I was surprised to see that a lot of the performances in the festival were free. I have hard that in India there is a tradition of wealthy people providing performances of dance and other arts that they invite the common people to for free. Is this true?
Yes, there is an existing culture, especially in Delhi, of people expecting performances to be free. People go to performances that are free and just walk out of them when they think they are done with it. And that is something we wanted to change from the beginning. We were principally opposed to performances being free, because a lot of work goes into creating the performances. We don’t want performances to be free, but we try to make them accessible, so we keep the ticket prices low (from 200 to 400 rupees (approx. 390 to 770 yen)), which is about the price of a cup of coffee at a café. But, we want people to feel that they need to pay for art.
May I ask you what your budget is for the festival?
The “reduced” budget of our festival—because we didn’t make our budget—was about 700,000 rupees. We gave ourselves six months to look for corporate sponsors to make our minimum festival budget this time, but a month before the festival we realized that we weren’t going to make our minimal budget, so we decided we had to go to community fund raising [150,000 rupees] again—which we have done once before—and we realized that what this also does is that it gives the festival a community ownership as well. It tells people that this is actually a crucial space for the city’s cultural landscape and makes them ask how they can help sustain it. And when we do it we find to our surprise that the biggest support and the most willing support comes from the artists and practitioners themselves, even though they have very little income. So the total support we get from a large number of people like these is actually larger than the support we get from a few wealthy people.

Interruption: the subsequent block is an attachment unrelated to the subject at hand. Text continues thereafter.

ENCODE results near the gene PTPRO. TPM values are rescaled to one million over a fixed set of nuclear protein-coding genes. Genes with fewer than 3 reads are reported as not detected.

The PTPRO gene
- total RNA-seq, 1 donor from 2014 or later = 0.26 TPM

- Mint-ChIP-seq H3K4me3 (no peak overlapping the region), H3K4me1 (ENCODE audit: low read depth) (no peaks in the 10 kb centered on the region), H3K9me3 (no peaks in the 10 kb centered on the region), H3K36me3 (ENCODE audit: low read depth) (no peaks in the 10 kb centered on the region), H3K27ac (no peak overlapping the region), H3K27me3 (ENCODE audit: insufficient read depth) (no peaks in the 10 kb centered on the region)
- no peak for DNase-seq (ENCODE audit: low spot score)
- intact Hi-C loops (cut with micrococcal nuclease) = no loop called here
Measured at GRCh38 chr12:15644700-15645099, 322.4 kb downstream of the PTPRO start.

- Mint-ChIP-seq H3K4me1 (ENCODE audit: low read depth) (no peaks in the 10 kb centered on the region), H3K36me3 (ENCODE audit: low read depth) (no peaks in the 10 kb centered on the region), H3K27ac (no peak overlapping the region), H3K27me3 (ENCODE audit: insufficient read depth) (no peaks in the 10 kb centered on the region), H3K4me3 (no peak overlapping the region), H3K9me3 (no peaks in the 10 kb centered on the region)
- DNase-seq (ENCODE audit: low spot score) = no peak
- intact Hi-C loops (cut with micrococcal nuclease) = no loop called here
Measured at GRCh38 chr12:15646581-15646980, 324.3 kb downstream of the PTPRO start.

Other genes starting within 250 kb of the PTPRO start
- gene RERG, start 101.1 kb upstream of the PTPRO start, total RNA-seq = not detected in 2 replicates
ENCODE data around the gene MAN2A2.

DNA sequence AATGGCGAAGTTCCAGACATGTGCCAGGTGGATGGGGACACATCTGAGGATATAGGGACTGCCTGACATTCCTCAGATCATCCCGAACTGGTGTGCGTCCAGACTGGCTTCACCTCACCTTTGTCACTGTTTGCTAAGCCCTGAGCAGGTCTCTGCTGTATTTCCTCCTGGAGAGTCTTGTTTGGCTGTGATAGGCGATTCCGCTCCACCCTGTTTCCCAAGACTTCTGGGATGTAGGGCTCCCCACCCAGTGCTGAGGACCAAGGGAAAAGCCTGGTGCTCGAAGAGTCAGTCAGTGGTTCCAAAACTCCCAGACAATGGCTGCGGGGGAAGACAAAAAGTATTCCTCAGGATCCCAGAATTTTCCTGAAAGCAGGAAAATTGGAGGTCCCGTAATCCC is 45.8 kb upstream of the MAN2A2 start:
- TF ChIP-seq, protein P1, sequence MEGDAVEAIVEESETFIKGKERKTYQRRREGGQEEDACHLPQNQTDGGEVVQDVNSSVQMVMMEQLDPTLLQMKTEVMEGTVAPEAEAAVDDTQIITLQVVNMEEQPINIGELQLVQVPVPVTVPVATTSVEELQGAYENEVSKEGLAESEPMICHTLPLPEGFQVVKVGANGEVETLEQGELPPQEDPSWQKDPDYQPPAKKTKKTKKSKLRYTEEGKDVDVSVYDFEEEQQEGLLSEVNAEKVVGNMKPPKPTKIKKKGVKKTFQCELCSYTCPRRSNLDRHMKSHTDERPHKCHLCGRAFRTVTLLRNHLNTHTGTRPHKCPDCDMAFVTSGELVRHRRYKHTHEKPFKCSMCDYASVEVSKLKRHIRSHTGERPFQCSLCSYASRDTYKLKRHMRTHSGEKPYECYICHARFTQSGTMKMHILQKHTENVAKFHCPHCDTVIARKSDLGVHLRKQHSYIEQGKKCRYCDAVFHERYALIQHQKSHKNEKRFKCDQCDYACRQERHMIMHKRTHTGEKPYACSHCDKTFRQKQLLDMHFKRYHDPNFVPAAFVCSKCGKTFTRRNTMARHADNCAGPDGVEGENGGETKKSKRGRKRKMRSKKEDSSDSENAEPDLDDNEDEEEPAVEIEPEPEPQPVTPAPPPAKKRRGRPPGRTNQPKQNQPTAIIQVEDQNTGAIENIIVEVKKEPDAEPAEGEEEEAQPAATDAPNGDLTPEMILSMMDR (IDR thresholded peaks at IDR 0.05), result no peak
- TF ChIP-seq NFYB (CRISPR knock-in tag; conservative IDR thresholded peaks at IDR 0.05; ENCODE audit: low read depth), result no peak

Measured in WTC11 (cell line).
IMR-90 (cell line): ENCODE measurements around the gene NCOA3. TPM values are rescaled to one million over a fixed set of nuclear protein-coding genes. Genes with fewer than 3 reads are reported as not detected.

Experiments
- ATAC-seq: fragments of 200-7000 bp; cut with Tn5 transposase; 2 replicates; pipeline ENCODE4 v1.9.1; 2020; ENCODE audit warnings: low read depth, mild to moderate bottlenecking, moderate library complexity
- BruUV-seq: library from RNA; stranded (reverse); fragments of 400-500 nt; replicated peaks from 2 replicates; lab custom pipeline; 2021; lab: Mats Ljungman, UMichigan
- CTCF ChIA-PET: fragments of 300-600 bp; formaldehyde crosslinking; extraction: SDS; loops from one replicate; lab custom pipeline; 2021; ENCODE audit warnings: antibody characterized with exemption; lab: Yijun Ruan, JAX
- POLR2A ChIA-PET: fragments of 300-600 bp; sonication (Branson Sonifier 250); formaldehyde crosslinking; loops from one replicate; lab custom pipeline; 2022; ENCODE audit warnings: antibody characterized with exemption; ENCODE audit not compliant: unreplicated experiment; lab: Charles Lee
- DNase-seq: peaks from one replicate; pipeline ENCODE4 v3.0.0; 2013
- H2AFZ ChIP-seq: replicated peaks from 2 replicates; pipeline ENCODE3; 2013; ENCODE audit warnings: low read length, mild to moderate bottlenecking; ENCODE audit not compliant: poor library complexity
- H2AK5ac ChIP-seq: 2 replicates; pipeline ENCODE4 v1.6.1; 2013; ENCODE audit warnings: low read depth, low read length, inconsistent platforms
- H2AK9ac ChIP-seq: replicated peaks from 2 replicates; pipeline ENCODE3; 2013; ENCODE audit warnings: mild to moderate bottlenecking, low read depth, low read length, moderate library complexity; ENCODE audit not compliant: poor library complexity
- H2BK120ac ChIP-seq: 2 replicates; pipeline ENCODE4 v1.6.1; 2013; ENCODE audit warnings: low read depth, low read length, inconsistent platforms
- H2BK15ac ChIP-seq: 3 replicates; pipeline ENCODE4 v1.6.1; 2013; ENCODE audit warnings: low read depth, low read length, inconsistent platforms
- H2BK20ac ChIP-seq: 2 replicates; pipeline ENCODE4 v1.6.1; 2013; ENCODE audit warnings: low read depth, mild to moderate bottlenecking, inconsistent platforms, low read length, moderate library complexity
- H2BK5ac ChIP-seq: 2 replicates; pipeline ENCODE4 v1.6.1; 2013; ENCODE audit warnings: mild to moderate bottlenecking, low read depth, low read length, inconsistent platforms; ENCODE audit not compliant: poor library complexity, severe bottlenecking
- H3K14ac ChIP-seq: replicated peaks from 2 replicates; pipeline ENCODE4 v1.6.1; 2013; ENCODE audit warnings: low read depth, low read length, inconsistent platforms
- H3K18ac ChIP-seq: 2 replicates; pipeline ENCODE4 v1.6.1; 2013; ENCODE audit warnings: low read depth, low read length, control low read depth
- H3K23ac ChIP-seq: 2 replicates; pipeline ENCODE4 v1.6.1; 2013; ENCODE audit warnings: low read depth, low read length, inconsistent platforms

Gati Dance Forum
How did the Gati Dance Forum that is now the organizer of the festival come to be formed? It was started in 2007, wasn’t it?
I will start with the summer of 2005 when I had just finished my studies at the Laban Centre in London when I met Anusha Lall in Delhi in a yoga class. She had just come back from London as well. We didn’t know each other at all before. In that summer of 2005 we just thought of making a work together. We started rehearsing together. We didn’t know what we were going to create. And in that summer we realized, very soon into the rehearsal process we found ourselves not really wanting to make a work at all. We started talking about why it is that we were not really prepared to make a work and we realized after having a lot of conversation that actually, there was no context [in India] into which to create [contemporary dance]. There was absolutely no funding, and we felt like we were going to create and end up showing it to our parents...there was no community to show the work to. There was no infrastructure—we were rehearsing in her living room on a hard floor in the peak of summer—in June in New Delhi, at 46 degrees and no fan. The biggest gap that we felt was that there was no community that could look at your work and critically give you some feedback. We said OK, lets stall this process, it feels like we are creating into a vacuum that has absolutely no context around it.